“Your boasting is not good. Don’t you know that a little yeast works through the whole batch of dough? Get rid of the old yeast that you may be a new batch without yeast–as you really are. For Christ, our Passover lamb, has been sacrificed. Therefore let us keep the Festival, not with the old yeast, the yeast of malice and wickedness, but with bread without yeast, the bread of sincerity and truth. “ (Reference: 1 Corinthians 5:6-8)
Five years ago, when this scripture passage under the theme of Reading from the Anabaptist Bible appeared on “Sip of Scripture” I wrote Crackers of Goodness. I focused on the history of the Jewish Passover and the prohibition of using yeast during the period time of the Passover. And while rough in some spots, in capture in essence what the writer of 1 Corinthians was saying. But it is not how the historic Anabaptists appropriate the verse.
Their focus was on keeping unworthy people out of their circle of faith, as opposed to each person doing a self-cleansing of their own life. The editors of Reading from the Anabaptist Bible tell us that “Many Anabaptists took these words of Paul as support for fraternal admonition. Menno Simons, who supported a strict application of the ban, appealed to these verses.” Menno Simons himself wrote, “Again, with these words Paul reproves the Corinthians and all other churches with them, who glory in being the church of Jesus Christ and the spiritual house of Israel, and nevertheless tolerate such shameful, corrupting leaven as this Corinthian and his ilk, in their communion. For how can we glory in the piety of the church and reprove the outside churches on account of their ungodly doctrine and life, so long as we tolerate the like leaven of doctrine and life among us, and do not expel it? If we are unleavened, why are we not afraid of the leaven, since the apostle tells us that, A little leaven leaveneth the whole lump?”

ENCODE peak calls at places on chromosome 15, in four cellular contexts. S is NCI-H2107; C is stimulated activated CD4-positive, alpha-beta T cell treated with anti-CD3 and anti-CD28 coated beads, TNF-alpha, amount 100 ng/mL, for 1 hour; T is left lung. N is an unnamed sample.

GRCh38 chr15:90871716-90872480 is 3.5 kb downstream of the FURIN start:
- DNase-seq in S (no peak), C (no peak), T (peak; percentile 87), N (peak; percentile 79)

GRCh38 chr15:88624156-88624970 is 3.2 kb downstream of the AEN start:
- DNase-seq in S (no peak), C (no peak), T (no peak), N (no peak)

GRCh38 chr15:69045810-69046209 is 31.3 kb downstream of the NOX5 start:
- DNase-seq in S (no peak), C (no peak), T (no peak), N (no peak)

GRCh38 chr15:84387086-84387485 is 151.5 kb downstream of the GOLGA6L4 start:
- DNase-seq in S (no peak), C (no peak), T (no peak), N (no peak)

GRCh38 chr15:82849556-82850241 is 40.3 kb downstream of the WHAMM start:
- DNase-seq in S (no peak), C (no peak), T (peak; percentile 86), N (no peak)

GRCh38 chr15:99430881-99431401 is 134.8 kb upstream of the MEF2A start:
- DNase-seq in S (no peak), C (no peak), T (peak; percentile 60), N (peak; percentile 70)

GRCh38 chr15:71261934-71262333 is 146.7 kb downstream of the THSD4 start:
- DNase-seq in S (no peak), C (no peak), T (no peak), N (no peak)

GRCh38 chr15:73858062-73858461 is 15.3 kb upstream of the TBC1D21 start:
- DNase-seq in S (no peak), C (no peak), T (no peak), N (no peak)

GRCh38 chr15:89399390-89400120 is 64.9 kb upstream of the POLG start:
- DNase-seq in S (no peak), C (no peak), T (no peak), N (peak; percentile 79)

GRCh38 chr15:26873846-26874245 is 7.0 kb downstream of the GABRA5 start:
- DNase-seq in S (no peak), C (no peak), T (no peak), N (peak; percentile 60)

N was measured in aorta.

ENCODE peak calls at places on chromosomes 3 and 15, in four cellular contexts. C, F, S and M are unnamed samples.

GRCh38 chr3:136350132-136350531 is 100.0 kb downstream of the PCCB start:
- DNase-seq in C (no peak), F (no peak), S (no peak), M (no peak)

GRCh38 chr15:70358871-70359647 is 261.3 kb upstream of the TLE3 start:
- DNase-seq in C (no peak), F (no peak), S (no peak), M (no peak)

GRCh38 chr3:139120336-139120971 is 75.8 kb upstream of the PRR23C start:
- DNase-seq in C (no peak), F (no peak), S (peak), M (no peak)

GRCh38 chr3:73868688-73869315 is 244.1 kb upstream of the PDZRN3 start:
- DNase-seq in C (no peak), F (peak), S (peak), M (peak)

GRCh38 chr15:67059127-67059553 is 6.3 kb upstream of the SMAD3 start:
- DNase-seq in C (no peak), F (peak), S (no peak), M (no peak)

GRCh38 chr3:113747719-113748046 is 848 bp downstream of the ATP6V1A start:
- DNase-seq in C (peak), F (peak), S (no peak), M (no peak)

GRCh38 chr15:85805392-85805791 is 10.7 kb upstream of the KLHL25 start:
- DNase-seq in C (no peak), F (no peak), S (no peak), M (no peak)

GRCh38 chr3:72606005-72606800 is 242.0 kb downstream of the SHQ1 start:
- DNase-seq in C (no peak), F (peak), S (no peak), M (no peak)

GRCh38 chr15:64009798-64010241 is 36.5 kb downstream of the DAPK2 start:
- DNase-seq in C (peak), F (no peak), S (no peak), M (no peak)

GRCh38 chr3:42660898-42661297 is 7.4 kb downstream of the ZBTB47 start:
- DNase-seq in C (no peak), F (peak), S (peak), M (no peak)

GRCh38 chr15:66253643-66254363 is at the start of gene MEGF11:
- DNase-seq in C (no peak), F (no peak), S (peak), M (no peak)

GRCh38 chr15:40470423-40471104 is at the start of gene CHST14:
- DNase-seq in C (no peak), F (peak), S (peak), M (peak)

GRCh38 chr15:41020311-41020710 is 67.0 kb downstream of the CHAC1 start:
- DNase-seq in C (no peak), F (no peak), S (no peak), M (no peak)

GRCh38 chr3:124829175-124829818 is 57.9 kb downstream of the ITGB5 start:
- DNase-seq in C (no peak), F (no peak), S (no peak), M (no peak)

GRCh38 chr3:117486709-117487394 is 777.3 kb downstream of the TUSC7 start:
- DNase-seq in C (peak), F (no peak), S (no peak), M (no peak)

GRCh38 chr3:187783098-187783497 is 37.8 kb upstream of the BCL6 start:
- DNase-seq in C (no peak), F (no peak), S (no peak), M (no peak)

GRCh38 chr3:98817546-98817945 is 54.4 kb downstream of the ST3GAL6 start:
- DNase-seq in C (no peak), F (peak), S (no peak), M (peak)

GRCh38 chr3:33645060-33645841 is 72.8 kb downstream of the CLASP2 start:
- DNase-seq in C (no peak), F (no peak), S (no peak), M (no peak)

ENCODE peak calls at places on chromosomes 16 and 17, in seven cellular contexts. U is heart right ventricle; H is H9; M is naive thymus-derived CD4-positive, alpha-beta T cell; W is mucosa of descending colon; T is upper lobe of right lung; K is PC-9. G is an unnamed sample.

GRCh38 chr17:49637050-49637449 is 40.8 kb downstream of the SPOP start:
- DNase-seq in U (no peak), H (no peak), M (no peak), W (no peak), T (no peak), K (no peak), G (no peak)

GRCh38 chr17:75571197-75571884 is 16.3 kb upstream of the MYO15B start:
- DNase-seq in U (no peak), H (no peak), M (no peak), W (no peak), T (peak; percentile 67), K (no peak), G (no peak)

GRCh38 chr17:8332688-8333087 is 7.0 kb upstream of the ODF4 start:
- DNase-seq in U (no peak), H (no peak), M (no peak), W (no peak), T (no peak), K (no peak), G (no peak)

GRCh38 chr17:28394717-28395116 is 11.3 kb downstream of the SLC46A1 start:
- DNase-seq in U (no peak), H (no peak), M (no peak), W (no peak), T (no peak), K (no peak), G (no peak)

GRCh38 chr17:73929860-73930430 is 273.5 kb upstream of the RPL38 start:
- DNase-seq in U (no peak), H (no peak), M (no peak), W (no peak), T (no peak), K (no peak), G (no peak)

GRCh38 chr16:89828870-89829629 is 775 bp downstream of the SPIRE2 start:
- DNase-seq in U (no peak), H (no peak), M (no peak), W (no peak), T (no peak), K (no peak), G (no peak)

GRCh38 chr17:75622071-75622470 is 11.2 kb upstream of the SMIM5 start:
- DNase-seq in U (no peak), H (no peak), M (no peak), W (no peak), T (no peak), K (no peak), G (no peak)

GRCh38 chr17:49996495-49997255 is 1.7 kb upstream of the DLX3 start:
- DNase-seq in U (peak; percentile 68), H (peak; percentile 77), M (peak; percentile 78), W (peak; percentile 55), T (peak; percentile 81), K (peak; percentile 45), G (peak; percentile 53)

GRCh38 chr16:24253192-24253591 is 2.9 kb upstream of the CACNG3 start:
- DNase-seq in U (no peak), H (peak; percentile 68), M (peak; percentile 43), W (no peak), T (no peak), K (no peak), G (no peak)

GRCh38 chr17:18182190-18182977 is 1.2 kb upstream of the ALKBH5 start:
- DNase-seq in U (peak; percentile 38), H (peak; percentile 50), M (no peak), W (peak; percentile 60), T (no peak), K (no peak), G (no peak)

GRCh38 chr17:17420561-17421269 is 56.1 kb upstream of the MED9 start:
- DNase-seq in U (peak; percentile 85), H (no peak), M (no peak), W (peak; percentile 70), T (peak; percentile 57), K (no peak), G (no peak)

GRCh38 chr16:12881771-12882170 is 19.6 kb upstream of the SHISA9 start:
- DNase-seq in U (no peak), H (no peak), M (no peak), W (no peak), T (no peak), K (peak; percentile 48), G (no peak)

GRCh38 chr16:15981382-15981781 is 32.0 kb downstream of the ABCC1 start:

Simons is not talking theology or philosophy of church life and discipline. He is being very pragmatic and fundamental; how can we, he says, exhort and challenges those outside the church to life a scriptural life when we allow people in the church to get away with all sorts of things (according to Simons’ standards).
What Simons (conveniently?) forgets is that Paul is writing specifically to the church at Corinthian on a particular issue that was both religiously and socially contrary. Paul’s exhortation rests on the fact that they (the Corinthians) were saying they were a pure and holy people, yet this sin was among them. I assure you beloved, an Anabaptist would rarely say they are pure and holy!
It is, I think beloved, a very Anabaptist thing to apply scripture to every day living. I have been doing it for . . . untold amount of years. My writing is proof of that. We grab on to a verse and passage, and try it out in many spots to see where it might be applied best and most accurately/appropriately. We may also see a situation that needs a verse or two . . . or three or four, and then look for scripture that matches our mood and temperament; if we are lucky and bible-literate (in that order!) we will find a verse or more. It is beloved, our cultural “leaven.” It is also might be why the book Reading the Anabaptist Bible could be long enough to span 365 days – they had a lot to say about/write about scripture. But I digress.
May you beloved keep yourselves pure and holy, and apart from sin and those things that mar sincerity and truth. Selah!